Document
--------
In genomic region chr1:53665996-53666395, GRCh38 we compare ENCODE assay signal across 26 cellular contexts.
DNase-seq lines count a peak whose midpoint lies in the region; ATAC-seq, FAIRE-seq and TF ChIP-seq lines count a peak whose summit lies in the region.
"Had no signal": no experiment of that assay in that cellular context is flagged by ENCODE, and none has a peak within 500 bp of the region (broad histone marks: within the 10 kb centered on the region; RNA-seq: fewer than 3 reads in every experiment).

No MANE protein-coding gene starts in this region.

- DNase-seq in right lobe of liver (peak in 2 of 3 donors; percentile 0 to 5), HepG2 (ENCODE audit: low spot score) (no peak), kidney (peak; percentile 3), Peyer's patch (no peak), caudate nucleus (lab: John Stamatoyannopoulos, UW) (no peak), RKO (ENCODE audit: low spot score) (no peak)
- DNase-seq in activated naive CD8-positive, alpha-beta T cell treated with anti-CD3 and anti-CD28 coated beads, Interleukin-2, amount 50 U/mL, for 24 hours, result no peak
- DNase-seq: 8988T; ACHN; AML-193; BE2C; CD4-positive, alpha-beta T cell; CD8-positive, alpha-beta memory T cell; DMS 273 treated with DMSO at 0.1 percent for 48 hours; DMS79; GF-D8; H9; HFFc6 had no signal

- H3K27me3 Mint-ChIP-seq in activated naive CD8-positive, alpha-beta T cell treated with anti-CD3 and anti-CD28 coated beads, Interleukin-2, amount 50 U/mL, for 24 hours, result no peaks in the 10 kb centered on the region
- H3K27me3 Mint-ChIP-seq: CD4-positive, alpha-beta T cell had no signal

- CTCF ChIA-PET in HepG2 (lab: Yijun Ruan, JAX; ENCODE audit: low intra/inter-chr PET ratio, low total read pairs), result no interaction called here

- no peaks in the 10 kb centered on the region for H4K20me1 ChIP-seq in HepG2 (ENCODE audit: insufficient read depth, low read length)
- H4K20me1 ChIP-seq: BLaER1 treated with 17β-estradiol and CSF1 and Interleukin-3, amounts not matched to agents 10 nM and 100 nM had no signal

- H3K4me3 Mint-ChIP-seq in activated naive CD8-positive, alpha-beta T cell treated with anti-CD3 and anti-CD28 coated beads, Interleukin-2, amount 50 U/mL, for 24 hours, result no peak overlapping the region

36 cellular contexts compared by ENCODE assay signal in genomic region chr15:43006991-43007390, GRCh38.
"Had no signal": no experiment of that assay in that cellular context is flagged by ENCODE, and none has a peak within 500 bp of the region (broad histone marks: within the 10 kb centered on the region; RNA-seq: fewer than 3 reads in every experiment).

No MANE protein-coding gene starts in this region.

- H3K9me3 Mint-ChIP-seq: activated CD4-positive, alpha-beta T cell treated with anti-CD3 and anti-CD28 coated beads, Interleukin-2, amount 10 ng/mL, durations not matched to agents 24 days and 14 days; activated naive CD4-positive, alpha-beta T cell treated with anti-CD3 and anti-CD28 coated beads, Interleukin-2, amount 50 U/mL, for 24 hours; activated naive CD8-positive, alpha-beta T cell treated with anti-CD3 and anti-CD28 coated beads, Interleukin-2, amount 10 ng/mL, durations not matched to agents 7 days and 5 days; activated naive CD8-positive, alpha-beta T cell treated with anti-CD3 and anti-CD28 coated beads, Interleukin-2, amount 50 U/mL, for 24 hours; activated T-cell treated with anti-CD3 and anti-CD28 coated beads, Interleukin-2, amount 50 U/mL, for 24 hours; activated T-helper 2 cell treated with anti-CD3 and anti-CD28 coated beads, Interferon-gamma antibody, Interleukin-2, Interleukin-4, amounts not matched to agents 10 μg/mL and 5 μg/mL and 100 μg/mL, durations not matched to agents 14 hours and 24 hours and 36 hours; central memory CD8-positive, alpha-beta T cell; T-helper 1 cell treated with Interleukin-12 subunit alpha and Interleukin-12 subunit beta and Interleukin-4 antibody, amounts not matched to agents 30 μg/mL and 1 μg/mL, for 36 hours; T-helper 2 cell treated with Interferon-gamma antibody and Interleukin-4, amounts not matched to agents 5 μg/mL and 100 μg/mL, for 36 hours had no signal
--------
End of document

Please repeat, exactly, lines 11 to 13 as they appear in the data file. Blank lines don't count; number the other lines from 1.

- no peaks in the 10 kb centered on the region for H4K20me1 ChIP-seq in HepG2 (ENCODE audit: insufficient read depth, low read length)
- H4K20me1 ChIP-seq: BLaER1 treated with 17β-estradiol and CSF1 and Interleukin-3, amounts not matched to agents 10 nM and 100 nM had no signal

- H3K4me3 Mint-ChIP-seq in activated naive CD8-positive, alpha-beta T cell treated with anti-CD3 and anti-CD28 coated beads, Interleukin-2, amount 50 U/mL, for 24 hours, result no peak overlapping the region